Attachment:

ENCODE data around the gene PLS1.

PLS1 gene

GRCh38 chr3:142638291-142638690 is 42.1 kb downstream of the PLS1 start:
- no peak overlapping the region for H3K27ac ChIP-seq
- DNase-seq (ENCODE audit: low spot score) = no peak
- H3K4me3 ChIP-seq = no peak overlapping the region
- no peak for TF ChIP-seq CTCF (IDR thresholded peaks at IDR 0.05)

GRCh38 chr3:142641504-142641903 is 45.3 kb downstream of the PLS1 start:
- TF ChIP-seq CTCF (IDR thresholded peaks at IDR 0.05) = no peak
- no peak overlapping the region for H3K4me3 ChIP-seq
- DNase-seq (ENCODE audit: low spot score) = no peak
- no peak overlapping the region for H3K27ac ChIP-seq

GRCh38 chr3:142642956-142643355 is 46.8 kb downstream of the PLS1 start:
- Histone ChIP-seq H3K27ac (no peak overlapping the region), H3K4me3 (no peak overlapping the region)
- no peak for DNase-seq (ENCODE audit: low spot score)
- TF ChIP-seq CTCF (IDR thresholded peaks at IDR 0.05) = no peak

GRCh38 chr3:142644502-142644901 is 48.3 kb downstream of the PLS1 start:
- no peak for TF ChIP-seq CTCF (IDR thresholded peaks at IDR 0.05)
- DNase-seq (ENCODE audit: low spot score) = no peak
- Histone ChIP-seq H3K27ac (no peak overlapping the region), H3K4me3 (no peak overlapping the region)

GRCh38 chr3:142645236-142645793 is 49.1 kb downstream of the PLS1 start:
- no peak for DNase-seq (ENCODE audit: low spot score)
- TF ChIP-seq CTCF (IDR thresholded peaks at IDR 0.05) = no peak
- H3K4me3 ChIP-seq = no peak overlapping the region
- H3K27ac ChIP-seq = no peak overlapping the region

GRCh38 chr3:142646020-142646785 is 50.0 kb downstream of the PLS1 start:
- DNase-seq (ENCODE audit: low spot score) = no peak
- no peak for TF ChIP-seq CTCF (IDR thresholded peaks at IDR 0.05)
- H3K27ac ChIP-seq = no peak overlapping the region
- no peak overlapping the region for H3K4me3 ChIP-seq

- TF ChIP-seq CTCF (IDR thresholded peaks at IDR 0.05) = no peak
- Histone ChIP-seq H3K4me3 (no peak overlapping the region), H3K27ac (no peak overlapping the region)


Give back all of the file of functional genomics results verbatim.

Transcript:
ENCODE data around the gene PLS1.

PLS1 gene

GRCh38 chr3:142638291-142638690 is 42.1 kb downstream of the PLS1 start:
- no peak overlapping the region for H3K27ac ChIP-seq
- DNase-seq (ENCODE audit: low spot score) = no peak
- H3K4me3 ChIP-seq = no peak overlapping the region
- no peak for TF ChIP-seq CTCF (IDR thresholded peaks at IDR 0.05)

GRCh38 chr3:142641504-142641903 is 45.3 kb downstream of the PLS1 start:
- TF ChIP-seq CTCF (IDR thresholded peaks at IDR 0.05) = no peak
- no peak overlapping the region for H3K4me3 ChIP-seq
- DNase-seq (ENCODE audit: low spot score) = no peak
- no peak overlapping the region for H3K27ac ChIP-seq

GRCh38 chr3:142642956-142643355 is 46.8 kb downstream of the PLS1 start:
- Histone ChIP-seq H3K27ac (no peak overlapping the region), H3K4me3 (no peak overlapping the region)
- no peak for DNase-seq (ENCODE audit: low spot score)
- TF ChIP-seq CTCF (IDR thresholded peaks at IDR 0.05) = no peak

GRCh38 chr3:142644502-142644901 is 48.3 kb downstream of the PLS1 start:
- no peak for TF ChIP-seq CTCF (IDR thresholded peaks at IDR 0.05)
- DNase-seq (ENCODE audit: low spot score) = no peak
- Histone ChIP-seq H3K27ac (no peak overlapping the region), H3K4me3 (no peak overlapping the region)

GRCh38 chr3:142645236-142645793 is 49.1 kb downstream of the PLS1 start:
- no peak for DNase-seq (ENCODE audit: low spot score)
- TF ChIP-seq CTCF (IDR thresholded peaks at IDR 0.05) = no peak
- H3K4me3 ChIP-seq = no peak overlapping the region
- H3K27ac ChIP-seq = no peak overlapping the region

GRCh38 chr3:142646020-142646785 is 50.0 kb downstream of the PLS1 start:
- DNase-seq (ENCODE audit: low spot score) = no peak
- no peak for TF ChIP-seq CTCF (IDR thresholded peaks at IDR 0.05)
- H3K27ac ChIP-seq = no peak overlapping the region
- no peak overlapping the region for H3K4me3 ChIP-seq

- TF ChIP-seq CTCF (IDR thresholded peaks at IDR 0.05) = no peak
- Histone ChIP-seq H3K4me3 (no peak overlapping the region), H3K27ac (no peak overlapping the region)